How Dalí Helps Me Create

Dali quote, art and dreaming
Salvador Dalí quote on Dreaming

Yesterday I searched for a gift for my son whose birthday is coming up. He’s an artist who favors surrealists and abstract expressionism.

I came upon some Salvador Dalí paintings which made me remember a trip to London with my son where we visited “Dalí Universe.”

I read that much of his artwork came to him in the few seconds between sleep and wakefulness. I imagined Dalí dipping into his dreams while creating his artwork. He referred to his art as “hand-painted dream photographs.”

Dali called this “method” his “secret of sleeping while awake,” or the hypnagogic state.

This captured my attention since I frequently find that dawn is when I feel most creative. 

Today during those seconds between waking and leaving my dreams I found a poem. 


Sleep State

 In the depths of the morning

I touch heaven,

the dawn rises

in ribbons of blue, 

in the quiet

before the hum

of living.



In the depths of the morning,

when light creeps through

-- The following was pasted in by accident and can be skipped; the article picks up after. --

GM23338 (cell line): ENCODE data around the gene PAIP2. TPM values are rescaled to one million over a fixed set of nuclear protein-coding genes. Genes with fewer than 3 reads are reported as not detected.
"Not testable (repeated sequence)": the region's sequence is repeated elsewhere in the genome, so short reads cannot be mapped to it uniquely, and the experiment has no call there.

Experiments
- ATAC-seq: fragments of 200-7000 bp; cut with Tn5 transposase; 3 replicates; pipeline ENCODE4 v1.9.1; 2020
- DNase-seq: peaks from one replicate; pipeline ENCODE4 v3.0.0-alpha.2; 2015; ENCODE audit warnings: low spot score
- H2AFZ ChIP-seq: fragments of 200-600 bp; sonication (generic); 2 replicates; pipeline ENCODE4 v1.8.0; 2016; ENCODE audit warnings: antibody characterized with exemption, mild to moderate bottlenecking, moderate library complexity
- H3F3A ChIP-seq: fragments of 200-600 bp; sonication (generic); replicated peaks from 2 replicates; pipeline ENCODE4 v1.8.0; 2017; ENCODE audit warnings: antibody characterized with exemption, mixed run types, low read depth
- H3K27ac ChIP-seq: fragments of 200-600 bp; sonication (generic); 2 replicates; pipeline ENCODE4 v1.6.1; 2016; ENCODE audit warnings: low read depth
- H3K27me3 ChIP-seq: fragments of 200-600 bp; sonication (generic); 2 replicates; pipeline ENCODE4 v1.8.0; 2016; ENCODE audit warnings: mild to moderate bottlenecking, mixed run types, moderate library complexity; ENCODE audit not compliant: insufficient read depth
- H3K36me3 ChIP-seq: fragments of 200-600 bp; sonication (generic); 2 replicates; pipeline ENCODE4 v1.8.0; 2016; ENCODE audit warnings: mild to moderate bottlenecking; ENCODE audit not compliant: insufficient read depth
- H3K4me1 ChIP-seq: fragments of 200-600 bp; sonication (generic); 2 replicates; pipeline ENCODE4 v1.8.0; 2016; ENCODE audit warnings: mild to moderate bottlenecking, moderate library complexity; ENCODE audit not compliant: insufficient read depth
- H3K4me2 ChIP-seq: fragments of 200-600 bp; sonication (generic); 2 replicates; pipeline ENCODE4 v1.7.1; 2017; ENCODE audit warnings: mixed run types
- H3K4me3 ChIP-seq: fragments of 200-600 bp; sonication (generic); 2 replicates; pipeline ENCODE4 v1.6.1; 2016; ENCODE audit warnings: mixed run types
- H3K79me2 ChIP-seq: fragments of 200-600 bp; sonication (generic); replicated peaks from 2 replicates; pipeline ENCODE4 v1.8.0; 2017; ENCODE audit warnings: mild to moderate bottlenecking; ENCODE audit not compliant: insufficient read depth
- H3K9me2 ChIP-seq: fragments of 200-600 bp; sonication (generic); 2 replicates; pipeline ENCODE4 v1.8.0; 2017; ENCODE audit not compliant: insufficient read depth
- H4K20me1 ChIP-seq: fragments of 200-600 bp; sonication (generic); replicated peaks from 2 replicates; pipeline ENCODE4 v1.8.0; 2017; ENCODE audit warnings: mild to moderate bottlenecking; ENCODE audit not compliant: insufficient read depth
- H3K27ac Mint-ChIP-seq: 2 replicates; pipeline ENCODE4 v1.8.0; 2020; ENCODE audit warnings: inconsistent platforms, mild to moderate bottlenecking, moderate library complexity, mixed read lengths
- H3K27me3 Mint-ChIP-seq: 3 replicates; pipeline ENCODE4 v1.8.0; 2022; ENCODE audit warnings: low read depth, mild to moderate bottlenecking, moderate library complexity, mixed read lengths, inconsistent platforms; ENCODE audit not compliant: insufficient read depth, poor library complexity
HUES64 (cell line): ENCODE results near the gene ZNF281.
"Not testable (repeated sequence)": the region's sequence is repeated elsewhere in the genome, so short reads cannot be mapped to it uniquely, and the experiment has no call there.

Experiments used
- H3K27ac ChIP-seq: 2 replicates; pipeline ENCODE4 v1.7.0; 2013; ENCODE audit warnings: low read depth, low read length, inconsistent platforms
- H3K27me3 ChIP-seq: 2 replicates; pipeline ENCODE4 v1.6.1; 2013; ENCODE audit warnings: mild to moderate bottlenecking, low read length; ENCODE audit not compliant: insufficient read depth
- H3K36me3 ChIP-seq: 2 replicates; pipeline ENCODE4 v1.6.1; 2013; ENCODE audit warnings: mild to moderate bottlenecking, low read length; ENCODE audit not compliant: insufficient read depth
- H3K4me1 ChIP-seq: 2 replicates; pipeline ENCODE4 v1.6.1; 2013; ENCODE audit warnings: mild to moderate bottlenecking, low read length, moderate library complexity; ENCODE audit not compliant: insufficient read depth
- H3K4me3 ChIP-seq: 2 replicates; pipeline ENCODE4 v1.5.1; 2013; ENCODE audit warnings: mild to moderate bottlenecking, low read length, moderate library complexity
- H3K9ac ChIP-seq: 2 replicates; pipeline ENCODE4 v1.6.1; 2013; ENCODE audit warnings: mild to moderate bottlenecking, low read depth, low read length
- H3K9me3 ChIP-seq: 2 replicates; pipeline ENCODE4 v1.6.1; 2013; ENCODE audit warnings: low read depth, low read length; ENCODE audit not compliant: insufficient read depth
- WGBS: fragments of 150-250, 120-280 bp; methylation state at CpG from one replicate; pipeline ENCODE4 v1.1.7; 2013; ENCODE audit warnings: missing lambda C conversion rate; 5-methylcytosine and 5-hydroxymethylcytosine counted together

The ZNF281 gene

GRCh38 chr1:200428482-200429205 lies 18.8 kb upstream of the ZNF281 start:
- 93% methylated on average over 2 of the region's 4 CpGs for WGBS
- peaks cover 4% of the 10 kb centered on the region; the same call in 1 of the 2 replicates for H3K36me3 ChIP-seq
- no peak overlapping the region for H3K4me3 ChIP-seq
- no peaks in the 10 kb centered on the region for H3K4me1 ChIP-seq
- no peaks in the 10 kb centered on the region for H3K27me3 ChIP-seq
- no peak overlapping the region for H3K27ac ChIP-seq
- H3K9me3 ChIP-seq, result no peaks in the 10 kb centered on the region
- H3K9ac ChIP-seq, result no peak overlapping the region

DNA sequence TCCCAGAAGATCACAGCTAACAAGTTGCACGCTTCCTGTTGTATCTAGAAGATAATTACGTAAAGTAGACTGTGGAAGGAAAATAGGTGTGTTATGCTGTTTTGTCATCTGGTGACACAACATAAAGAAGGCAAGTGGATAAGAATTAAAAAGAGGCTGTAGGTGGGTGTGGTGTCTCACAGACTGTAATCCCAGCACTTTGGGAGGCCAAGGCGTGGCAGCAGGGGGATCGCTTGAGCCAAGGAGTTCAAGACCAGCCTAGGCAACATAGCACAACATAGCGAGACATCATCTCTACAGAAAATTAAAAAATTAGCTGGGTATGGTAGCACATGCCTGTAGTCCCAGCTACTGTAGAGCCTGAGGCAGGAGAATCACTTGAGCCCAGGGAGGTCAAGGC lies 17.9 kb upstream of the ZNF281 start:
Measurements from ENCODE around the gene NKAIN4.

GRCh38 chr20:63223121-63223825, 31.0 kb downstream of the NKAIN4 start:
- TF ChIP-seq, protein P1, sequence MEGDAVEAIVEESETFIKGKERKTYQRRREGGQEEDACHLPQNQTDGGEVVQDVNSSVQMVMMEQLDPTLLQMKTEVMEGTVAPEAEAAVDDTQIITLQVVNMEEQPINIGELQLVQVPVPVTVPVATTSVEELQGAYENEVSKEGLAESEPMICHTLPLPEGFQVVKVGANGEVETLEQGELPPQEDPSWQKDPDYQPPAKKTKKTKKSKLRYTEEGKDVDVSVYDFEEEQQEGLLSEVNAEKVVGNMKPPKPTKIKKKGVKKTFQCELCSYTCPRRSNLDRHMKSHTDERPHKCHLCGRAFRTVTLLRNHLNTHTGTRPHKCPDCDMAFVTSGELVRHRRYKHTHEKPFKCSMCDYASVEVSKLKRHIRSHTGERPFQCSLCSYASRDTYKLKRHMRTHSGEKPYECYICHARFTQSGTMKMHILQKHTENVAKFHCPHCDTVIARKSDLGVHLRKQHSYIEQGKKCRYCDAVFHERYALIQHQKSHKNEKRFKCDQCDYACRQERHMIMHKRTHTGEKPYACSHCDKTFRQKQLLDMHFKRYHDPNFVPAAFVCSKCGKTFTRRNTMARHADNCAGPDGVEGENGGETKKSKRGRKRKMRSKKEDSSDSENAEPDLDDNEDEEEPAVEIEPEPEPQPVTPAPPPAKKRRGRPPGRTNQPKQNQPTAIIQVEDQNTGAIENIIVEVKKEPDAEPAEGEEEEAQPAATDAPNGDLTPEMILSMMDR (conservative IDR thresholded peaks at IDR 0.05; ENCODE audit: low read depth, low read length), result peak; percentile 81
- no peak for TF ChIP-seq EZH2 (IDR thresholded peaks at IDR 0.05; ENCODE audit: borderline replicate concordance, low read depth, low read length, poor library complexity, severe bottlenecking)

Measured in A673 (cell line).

a flutter of lashes,

I reach back into a dream

to salvage a memory

relive a feeling.


In the depths of the morning,

in the silence

where there is only me,

I breath life 

through a yawn

and decide

to try another day.

Luckily, I have my cell phone on my nightstand and use it to record notes, including this poem. I find if I turn on my lamp to use my pen and jot words down on paper, the bright light distracts me.

Maybe this technique of “sleeping while awake” will help you as a writer, artist, or poet.

Or you can try sleeping more, 😴

What prompts your creativity?

#WeNeedDIverseBooks, Writing

NaNoWriMo Madness or The Only Way to Write A First Draft

Yes, I’m slogging through the madness of NaNoWriMo.

The video above is a good indication of how we NaNo-ites or NaNo-etta’s feel about now.

I could only take three minutes of the video. She’s a good singer–sorta.

I’ve been typing words upon words,

compiling hundreds, then thousands.

Fifty thousand words is the goal; 1,667 words per day.

And I have a head cold. Been in my house for the past three days.

My oldest son feeds me cough drops, meds, and ginger ale.

I’m forcing myself to write. It allows me to not think about the 21 people I’ll have to prepare Thanksgiving for in a couple of weeks.

I’m writing a novel with multi-cultural characters, three generations of women and men, the Mexican culture of curanderismo (that means healers), and a love potion that goes awry.